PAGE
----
An undertaking that involved combining massive amounts of graphics processing power could provide key leverage for researchers looking to develop potential cures and treatments for the novel coronavirus behind the current global pandemic. Immunotherapy startup ImmunityBio is working with Microsoft’s Azure to deliver a combined 24 petaflops of GPU computing capability for the purposes of modelling, in a very high degree of detail, the structure o the so-called “spike protein” that allows the SARS-CoV-2 virus that causes COVID-19 to enter human cells.
This new partnership means that they were able to produce a model of the spike protein within just days, instead of the months it would’ve taken previously. That time savings means that the model can get in the virtual hands of researchers and scientists working on potential vaccines and treatments even faster, and that they’ll be able to gear their work towards a detailed replication of the very protein they’re trying to prevent from attaching to the human ACE-2 proteins’ receptor, which is what sets up the viral infection process to begin with.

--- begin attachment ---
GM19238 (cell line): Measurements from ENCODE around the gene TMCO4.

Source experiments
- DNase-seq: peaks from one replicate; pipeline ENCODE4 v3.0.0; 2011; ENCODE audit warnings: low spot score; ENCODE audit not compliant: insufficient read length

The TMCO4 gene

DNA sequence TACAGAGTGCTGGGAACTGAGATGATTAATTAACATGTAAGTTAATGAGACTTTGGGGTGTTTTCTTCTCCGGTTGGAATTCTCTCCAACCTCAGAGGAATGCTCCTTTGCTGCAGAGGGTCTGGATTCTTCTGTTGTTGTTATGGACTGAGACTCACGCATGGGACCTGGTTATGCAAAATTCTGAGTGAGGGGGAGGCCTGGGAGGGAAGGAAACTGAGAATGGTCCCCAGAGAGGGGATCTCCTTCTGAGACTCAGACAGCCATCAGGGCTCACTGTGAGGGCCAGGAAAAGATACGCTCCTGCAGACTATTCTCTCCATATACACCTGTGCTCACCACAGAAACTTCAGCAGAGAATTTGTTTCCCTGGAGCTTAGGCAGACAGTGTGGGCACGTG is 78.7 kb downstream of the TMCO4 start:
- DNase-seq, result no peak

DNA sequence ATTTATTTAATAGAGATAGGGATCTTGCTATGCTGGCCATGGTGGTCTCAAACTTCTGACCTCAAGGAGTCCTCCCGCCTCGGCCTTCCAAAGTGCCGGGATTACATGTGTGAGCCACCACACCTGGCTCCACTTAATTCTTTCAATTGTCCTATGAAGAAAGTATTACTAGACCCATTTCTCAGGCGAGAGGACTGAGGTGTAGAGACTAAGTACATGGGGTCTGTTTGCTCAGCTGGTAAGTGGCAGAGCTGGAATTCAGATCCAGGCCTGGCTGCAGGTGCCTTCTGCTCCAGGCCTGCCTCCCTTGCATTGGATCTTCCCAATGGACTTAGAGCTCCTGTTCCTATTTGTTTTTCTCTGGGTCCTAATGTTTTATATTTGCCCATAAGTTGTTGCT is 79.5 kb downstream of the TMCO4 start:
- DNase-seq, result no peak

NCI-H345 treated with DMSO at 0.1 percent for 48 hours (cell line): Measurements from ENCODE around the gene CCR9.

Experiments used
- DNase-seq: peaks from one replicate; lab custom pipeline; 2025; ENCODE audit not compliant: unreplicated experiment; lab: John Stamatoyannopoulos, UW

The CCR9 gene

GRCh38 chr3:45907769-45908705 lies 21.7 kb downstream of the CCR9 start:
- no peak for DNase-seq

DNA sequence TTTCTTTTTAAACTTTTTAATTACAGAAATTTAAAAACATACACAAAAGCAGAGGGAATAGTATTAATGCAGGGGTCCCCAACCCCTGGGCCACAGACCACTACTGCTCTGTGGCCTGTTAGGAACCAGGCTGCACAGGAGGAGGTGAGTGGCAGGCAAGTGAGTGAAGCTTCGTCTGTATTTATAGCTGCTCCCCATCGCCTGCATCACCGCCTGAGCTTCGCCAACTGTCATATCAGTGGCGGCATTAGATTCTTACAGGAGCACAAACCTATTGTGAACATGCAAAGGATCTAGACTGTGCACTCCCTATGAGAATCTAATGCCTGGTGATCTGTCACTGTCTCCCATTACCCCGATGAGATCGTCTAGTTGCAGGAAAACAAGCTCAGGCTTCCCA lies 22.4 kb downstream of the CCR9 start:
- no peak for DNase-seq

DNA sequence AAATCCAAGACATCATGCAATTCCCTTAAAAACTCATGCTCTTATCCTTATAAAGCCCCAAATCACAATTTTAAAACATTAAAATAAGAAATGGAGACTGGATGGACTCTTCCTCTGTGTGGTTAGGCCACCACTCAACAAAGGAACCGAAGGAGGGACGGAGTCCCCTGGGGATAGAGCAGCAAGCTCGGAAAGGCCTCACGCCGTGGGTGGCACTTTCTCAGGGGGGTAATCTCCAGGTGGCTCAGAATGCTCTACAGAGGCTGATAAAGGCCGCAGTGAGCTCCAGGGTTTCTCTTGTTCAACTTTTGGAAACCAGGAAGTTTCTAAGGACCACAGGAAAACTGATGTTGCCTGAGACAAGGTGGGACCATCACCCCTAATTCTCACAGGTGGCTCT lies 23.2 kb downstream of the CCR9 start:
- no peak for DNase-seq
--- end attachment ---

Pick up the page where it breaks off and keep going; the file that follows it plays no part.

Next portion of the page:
The main way that scientists working on treatments look to prevent or minimize the spread of the virus within the body is to block the attachment of the virus to these proteins, and the simplest way to do that is to ensure that the spike protein can’t connect with the receptor it targets. Naturally-occurring antibodies in patients who have recovered from the novel coronavirus do exactly that, and the vaccines under development are focused on doing the same thing pre-emptively, while many treatments are looking at lessening the ability of the virus to latch on to new cells as it replicates within the body.
In practical terms, the partnership between the two companies included a complement of 1,250 NVIDIA V100 Tensor Core GPUs designed for use in machine learning applications from a Microsoft Azure cluster, working with ImmunityBio’s existing 320 GPU cluster that is tuned specifically to molecular modeling work. The results of the collaboration will now be made available to researchers working on COVID-19 mitigation and prevention therapies, in the hopes that they will enable them to work more quickly and effectively towards a solution.